Conundrum or Not

I really like the word conundrum, because it sounds like its meaning….a quandary, a confusing and difficult problem. Well, I have a whopper. So I attended a Teepa Snow training dementia session for prospective coaches in order to train their employees how better to interact with people living with dementia. I have never seen better training anywhere. She is brilliant, committed, tireless and loves and respects demented folks. That is clearly not my conundrum. More on the conference later. I was sitting at a table with three other participants in the training, and Ms. Snow put up a diagram on the screen and asked us to count how many squares were created by the crossing lines. I’m good. I’m on it. After a moment when I wondered why my classmates were taking so long, I blurted “18”. My pride temperature was 102.5. After a pause, which seemed too long, one of my table partners said 46, and the next said 54. I was a lot, a lot wrong. Man, I was sure I was right. Not pretty sure, but bet $2,000.00 sure. This is dementia for sure. It’s really a quandary because when you’re dementia sure, you are unable, or feel no need, to see it from anyone else’s perspective. I learned at the conference that there is a part of the brain that handles this kind of perspective in b12 or my degree of self awareness of dementia. But, is there a decision or an argument where I’m right-I mean actually right-and others actually are wrong? That was pretty common in my lawyer and principal days. Maybe not pretty common, but common enough that holding my position would turn benefits. All my people reading skills were top notch. How do I tell the difference? So, what’s the test for self bullshitting of the dementia kind? That is the conundrum. If you’re fooling your dementia self, checking whether you are fooling yourself seems (duh) inherently suspect.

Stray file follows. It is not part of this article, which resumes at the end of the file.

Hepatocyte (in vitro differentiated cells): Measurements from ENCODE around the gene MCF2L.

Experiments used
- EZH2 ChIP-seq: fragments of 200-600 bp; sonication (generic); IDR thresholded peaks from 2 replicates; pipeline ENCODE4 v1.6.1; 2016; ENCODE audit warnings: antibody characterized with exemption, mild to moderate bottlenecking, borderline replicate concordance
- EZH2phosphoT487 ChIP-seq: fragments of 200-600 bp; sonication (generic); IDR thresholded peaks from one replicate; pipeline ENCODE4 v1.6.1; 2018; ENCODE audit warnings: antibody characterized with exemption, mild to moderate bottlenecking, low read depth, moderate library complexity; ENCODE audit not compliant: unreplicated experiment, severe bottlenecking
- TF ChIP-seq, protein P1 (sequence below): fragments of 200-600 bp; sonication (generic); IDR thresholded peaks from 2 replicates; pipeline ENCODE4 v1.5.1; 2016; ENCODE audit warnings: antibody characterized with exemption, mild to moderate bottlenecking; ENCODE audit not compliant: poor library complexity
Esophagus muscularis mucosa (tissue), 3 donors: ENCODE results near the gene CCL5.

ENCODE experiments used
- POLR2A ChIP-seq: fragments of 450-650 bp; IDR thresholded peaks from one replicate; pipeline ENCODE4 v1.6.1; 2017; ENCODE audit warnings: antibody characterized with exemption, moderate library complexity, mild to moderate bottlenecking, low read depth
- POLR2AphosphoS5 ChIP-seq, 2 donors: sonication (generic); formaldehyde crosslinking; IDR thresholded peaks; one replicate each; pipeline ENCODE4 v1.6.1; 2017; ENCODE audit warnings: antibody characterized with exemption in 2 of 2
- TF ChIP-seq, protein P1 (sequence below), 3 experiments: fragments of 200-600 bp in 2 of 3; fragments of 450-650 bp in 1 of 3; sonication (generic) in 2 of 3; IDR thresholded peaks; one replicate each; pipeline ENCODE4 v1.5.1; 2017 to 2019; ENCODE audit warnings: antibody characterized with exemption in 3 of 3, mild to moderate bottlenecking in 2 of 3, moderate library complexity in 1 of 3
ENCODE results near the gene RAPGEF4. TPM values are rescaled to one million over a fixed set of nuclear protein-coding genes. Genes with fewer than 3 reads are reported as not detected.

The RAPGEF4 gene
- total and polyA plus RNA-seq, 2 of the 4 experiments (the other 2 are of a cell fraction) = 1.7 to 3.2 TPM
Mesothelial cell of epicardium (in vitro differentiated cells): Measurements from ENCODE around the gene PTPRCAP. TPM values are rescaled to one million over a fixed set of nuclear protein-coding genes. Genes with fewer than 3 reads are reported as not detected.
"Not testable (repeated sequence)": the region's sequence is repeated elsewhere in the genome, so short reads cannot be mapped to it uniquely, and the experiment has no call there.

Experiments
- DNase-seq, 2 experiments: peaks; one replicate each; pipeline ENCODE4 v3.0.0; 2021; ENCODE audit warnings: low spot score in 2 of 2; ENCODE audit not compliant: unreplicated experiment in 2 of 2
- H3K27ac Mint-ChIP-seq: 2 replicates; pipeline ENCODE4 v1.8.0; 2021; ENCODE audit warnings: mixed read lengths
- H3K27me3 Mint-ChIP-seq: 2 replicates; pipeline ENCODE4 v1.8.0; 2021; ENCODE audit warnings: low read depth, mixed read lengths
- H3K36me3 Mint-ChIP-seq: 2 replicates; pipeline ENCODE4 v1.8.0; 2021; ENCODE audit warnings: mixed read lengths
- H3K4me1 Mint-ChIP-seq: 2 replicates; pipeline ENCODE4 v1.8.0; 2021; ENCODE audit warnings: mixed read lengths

My first thought is to check with others whom I trust and love. But they have their own agendas (valid or irrelevant) and then we are right back to the beginning on whom or what to trust. So the conundrum is, how do you find real truth without the lure of false truth infecting the search-between being really right and ‘dementia right’(whichiswrongbutseemsreallyright)? Oneidea:Theintensityof false truth is different, more boundless, more pure in its feel. But that is really hard to discern from a real certainty and legitimate self-confidence; especially under pressure of emotional corruption like competition, failing self worth, pride, and confusion about who we have become-distinctly different from who we were in the world. Maybe my buddies Richard or Danny Brown? Their agenda for pushing me one way or another are without prejudice and only subject to their own analysis and their own inherent gaps in their brains. But a way better option, I think. But, God is the best. You obviously must believe- which I do-that God communicates with us through our heart, spirit and what I call “brain whispers”. What’s best is that God is 100%,not just for you but 100% that he wants you to do the right thing. His intervention is, however, not always right away. You have to slow down and wait for the answer, for wisdom, while fully assured you will receive it. Looking for God with your whole heart is another way to say it. So the sacrifice for truth? Slow your ass down and wait. I’m good with that. I need to slow down and not pretend that I can go so hard, so fast with dementia-even though I’m really, really, sure I can. LOL.

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